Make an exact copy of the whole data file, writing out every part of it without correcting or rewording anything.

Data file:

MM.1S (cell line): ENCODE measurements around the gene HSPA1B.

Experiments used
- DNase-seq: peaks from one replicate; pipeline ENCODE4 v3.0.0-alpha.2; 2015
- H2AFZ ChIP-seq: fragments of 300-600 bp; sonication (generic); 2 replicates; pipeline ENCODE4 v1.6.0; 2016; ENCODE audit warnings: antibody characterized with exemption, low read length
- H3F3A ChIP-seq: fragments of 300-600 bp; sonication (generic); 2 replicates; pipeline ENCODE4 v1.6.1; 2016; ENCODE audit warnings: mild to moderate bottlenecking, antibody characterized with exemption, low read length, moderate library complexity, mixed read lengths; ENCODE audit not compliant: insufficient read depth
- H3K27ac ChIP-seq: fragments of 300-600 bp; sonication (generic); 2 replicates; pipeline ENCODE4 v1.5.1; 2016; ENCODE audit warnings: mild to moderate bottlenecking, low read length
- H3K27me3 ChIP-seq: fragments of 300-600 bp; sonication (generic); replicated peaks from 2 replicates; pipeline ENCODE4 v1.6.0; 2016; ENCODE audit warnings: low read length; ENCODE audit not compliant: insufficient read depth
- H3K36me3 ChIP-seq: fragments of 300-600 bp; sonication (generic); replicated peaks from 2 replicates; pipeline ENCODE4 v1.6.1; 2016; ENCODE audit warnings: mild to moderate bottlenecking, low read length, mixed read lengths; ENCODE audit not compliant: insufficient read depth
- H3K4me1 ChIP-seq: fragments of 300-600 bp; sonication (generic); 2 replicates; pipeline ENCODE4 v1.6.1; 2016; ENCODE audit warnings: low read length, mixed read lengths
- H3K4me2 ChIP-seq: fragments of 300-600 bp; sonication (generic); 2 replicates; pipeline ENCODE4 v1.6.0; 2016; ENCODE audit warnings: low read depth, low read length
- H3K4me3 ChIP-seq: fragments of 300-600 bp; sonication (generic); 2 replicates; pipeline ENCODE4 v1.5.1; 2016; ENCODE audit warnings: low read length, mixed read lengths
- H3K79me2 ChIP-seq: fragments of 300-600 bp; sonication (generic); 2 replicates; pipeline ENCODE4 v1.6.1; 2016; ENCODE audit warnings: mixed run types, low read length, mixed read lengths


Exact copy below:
MM.1S (cell line): ENCODE measurements around the gene HSPA1B.

Experiments used
- DNase-seq: peaks from one replicate; pipeline ENCODE4 v3.0.0-alpha.2; 2015
- H2AFZ ChIP-seq: fragments of 300-600 bp; sonication (generic); 2 replicates; pipeline ENCODE4 v1.6.0; 2016; ENCODE audit warnings: antibody characterized with exemption, low read length
- H3F3A ChIP-seq: fragments of 300-600 bp; sonication (generic); 2 replicates; pipeline ENCODE4 v1.6.1; 2016; ENCODE audit warnings: mild to moderate bottlenecking, antibody characterized with exemption, low read length, moderate library complexity, mixed read lengths; ENCODE audit not compliant: insufficient read depth
- H3K27ac ChIP-seq: fragments of 300-600 bp; sonication (generic); 2 replicates; pipeline ENCODE4 v1.5.1; 2016; ENCODE audit warnings: mild to moderate bottlenecking, low read length
- H3K27me3 ChIP-seq: fragments of 300-600 bp; sonication (generic); replicated peaks from 2 replicates; pipeline ENCODE4 v1.6.0; 2016; ENCODE audit warnings: low read length; ENCODE audit not compliant: insufficient read depth
- H3K36me3 ChIP-seq: fragments of 300-600 bp; sonication (generic); replicated peaks from 2 replicates; pipeline ENCODE4 v1.6.1; 2016; ENCODE audit warnings: mild to moderate bottlenecking, low read length, mixed read lengths; ENCODE audit not compliant: insufficient read depth
- H3K4me1 ChIP-seq: fragments of 300-600 bp; sonication (generic); 2 replicates; pipeline ENCODE4 v1.6.1; 2016; ENCODE audit warnings: low read length, mixed read lengths
- H3K4me2 ChIP-seq: fragments of 300-600 bp; sonication (generic); 2 replicates; pipeline ENCODE4 v1.6.0; 2016; ENCODE audit warnings: low read depth, low read length
- H3K4me3 ChIP-seq: fragments of 300-600 bp; sonication (generic); 2 replicates; pipeline ENCODE4 v1.5.1; 2016; ENCODE audit warnings: low read length, mixed read lengths
- H3K79me2 ChIP-seq: fragments of 300-600 bp; sonication (generic); 2 replicates; pipeline ENCODE4 v1.6.1; 2016; ENCODE audit warnings: mixed run types, low read length, mixed read lengths